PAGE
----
My two-volume rabbi’s manual contains instructions for delivering a get, a writ of Jewish divorce, rituals for welcoming a baby girl into the Jewish people, and prayers for healing. Nowhere in its more than 500 pages is there ritual or instruction on how to work a miracle. Many times, in my career as a rabbi I have wished that there were. Beloved congregants suffer from mental illness, cancer, accidents, or infertility, and I wish that I could say just the right words in just the right order, wave around a Havdalah candle, and fix their problems. But I cannot, and, within our tradition, my skill-set should not be otherwise.
The sages were skeptical about personal miracles, no matter who worked them. They record instances of healing in response to the prayers of particular scholars and other interventions on behalf of individuals, but these accounts are sometimes accompanied by criticism of the person who called for the miracle.
One such talmudic story is from Ta’anit 24a: Rabbi Yossi from Yokrat hired day labourers to work his field. As their employer, Rabbi Yossi was responsible for bringing them food, but he was delayed while fulfilling a mitzvah. When the workers grew too hungry, they appealed to Rabbi Yossi’s son, who said, “Fig tree, fig tree! Yield your fruits and feed my father’s workers!” The fig tree obeyed the command, and the workers ate. However, when Rabbi Yossi from Yokrat returned from performing his mitzvah, he criticized his son for bothering his Creator.
The bias against miracles is emphasized by Rabbi Yossi’s next words, in which he curses his son that just as he caused the fig tree to yield fruit before its time, so too he will die before his proper time. The point is driven home by the story’s final words that the rabbi’s son did indeed die young.
The sages are more approving of the miracles worked by God on behalf of the nation, rather than the individual. In a midrash from Bereishit Rabbah, Rabbi Yochanan states that, at the time of Creation, God imposed the condition on the sea that it would split for the Israelites when they fled Pharaoh’s chariots. Likewise, in a mishnah from Pirkei Avot, seeming miracles on behalf of all Israelites are worked into the fabric of the natural order of Creation. Such boons to the nation as Miriam’s well that watered the Israelites in their desert wanderings and the mouth of the earth that swallowed Korach and his fellow rebels against Moses’ divinely-ordained leadership are said to have been created on the eve of the first Shabbat. These events are miracles, but they are miracles paradoxically arising out of the natural order and miracles on behalf of all Israelites, rather than to the benefit of one person in need.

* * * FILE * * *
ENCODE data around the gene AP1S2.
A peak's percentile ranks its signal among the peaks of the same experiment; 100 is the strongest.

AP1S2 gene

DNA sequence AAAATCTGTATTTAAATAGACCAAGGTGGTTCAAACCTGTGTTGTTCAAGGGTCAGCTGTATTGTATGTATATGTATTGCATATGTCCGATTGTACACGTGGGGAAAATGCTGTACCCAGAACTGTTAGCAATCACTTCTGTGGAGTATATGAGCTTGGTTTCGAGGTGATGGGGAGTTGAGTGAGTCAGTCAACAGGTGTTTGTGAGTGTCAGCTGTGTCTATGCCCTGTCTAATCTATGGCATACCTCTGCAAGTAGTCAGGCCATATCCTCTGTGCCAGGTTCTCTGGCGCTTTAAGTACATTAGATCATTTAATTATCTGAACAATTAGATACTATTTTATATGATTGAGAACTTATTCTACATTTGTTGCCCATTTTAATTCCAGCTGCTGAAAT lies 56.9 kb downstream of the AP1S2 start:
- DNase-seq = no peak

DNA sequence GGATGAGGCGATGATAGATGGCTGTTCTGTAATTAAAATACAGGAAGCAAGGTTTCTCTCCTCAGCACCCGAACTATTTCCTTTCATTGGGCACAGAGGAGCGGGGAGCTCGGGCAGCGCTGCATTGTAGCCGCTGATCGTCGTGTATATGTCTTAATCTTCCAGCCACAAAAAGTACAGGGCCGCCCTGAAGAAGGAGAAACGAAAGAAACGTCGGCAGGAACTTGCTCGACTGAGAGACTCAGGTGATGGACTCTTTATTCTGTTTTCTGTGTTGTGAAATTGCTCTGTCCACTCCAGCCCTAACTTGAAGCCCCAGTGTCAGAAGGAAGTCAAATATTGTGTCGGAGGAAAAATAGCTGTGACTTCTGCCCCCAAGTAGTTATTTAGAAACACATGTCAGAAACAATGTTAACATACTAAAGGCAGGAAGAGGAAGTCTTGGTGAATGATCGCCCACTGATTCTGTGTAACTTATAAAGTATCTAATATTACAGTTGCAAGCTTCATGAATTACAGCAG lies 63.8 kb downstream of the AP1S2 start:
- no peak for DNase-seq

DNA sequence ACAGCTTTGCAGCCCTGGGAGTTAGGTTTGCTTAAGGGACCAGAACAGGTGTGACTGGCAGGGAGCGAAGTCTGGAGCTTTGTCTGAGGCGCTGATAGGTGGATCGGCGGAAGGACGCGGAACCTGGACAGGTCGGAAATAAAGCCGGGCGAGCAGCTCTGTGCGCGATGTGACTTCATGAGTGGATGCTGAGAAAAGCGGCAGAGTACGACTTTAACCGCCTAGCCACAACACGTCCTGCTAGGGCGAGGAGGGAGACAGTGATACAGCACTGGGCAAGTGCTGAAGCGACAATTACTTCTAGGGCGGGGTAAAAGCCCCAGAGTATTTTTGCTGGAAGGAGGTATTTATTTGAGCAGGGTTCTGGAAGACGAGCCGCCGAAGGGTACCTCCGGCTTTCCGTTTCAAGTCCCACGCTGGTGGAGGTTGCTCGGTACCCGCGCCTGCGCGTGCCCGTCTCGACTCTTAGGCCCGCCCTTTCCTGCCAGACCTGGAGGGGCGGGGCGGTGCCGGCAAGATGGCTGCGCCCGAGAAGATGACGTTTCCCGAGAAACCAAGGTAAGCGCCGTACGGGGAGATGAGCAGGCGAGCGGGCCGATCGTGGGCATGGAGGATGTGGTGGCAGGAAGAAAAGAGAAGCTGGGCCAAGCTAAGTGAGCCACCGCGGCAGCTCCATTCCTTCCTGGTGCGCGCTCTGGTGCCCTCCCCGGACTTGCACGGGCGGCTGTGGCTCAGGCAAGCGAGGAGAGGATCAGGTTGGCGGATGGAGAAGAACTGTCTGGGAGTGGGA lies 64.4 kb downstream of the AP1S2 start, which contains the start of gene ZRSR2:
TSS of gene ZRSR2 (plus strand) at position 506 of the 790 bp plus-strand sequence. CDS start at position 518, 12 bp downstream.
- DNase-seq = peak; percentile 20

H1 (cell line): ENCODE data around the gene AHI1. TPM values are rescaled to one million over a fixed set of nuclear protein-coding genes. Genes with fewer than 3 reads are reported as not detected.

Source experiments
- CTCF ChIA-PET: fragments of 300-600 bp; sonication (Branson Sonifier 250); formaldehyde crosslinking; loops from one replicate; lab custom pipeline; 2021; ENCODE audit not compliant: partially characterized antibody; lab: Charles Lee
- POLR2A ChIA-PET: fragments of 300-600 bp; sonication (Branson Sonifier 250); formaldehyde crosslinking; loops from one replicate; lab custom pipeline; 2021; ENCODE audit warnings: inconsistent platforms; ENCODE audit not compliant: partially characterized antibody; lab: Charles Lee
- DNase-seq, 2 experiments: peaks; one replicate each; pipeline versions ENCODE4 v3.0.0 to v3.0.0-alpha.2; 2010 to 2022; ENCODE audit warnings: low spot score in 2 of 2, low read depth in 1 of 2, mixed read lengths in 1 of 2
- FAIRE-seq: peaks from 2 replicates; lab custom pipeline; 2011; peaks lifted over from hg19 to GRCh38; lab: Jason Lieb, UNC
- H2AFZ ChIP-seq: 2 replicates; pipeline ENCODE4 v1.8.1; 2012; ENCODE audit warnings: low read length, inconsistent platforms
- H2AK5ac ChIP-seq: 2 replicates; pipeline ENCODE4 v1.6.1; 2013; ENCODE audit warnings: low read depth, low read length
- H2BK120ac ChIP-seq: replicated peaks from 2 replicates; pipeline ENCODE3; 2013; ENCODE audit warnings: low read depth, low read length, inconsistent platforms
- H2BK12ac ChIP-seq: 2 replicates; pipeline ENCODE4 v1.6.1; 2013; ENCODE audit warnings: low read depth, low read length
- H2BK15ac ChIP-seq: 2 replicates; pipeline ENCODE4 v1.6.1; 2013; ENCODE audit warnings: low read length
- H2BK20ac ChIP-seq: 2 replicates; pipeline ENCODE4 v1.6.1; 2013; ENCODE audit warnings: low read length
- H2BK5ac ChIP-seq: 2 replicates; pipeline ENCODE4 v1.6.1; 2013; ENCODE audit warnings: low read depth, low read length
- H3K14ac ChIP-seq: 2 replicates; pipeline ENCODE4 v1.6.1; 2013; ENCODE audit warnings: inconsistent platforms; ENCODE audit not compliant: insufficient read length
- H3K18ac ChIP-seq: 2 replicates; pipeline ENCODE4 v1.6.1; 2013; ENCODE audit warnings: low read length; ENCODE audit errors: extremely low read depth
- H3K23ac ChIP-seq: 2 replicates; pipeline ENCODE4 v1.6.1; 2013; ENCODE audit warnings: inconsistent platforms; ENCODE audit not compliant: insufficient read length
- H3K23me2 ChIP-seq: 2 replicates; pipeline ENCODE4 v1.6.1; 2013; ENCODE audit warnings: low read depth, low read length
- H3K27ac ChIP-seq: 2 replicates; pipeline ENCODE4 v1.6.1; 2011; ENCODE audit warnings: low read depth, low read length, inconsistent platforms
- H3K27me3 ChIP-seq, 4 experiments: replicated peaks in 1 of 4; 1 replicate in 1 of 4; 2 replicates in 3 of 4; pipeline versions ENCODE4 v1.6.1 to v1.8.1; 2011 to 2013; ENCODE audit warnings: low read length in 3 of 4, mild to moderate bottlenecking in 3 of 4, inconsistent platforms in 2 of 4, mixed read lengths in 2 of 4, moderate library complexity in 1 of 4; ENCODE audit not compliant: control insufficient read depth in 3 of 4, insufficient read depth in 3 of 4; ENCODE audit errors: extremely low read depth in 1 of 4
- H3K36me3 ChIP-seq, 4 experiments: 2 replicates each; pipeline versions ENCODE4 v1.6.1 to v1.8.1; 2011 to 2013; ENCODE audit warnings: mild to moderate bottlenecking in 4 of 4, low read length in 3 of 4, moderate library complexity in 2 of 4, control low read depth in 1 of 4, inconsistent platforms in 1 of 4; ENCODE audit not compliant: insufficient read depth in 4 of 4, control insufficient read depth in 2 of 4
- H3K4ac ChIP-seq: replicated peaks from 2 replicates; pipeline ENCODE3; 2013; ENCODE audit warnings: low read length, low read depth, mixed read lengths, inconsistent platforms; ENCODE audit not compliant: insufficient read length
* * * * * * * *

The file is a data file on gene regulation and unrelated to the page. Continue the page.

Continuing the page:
The Hanukkah miracle is another wonder worked for the nation. When the Maccabees defeated the Syrians and recaptured the Temple, they had enough pure oil for only one day. The miracle was that this one cruse of oil lasted for the eight days necessary to rededicate the Temple, the seat of the Jewish forces’ national aspirations.
One detail from the Hanukkah story, as it is recorded in the Talmud at Shabbat 21b, is important to the point that rabbis are not, and should not be, miracle workers, whether on behalf of all Jews or to the benefit of one Jew in need. The Talmud says, “A miracle occurred, and they lit the menorah from it for eight days.” We are not told who worked the miracle. The verb is in the passive voice, leaving us to infer, rightly, that God is responsible for the miracle.
Moreover, we are not told which priest lit the lamps. If we knew this information, we might be tempted to think that this individual was the instrument of a miracle. Even worse, if this priest’s name were recorded for posterity, he might have been tempted to regard himself as the one who worked the miracle.
This level of ego is dangerous among clergy, be they Temple priests or modern rabbis, imams, and ministers of any faith.
A few months ago, I participated in a panel of clergy members speaking to residents at the local teaching hospital about end-of-life pastoral issues. Two clergy members from other faiths told stories in which they claimed that their rites or prayers had revived stillborn babies. I was speechless. We serve God, not the other way around. To think that our acts or words bring God’s power to work a miracle into the life of a congregant is to think that we control some aspect of God. Clergy who confuse themselves with the divine in this way are capable of causing great harm.
In addition to serving God, clergy must serve our congregants, a task we fail to fulfil if we think of ourselves as miracle workers. If we revive the stillborn baby of one congregant, why don’t we do it for another? The answer, of course, is that we have nothing to do with it, but the congregant whose suffering was not relieved might take the omission personally. How then could we ever again be in relationship with that congregant?
Thinking of ourselves as miracle-workers constructs another obstacle to serving our congregants. A rabbi’s pastoral education trains her to offer comfort through steadfast presence and total willingness to hear all of a congregant’s pain, fear, and anger. We learn to offer prayers as a way of helping someone who is suffering pour himself out to God. If we present ourselves as capable of another purpose, we rob the congregant of the help we can give. Holding out false hope for a miracle will prevent the congregant from expressing his suffering and us from hearing it. It will get in the way of the sufferer’s connection to God.
At Hanukkah, God worked a miracle for the nation. When you suffer, your rabbi would love to offer you a personal miracle, but she cannot – and should not. Rather, she will be present, listen, and pray with you. Anything else is up to God alone.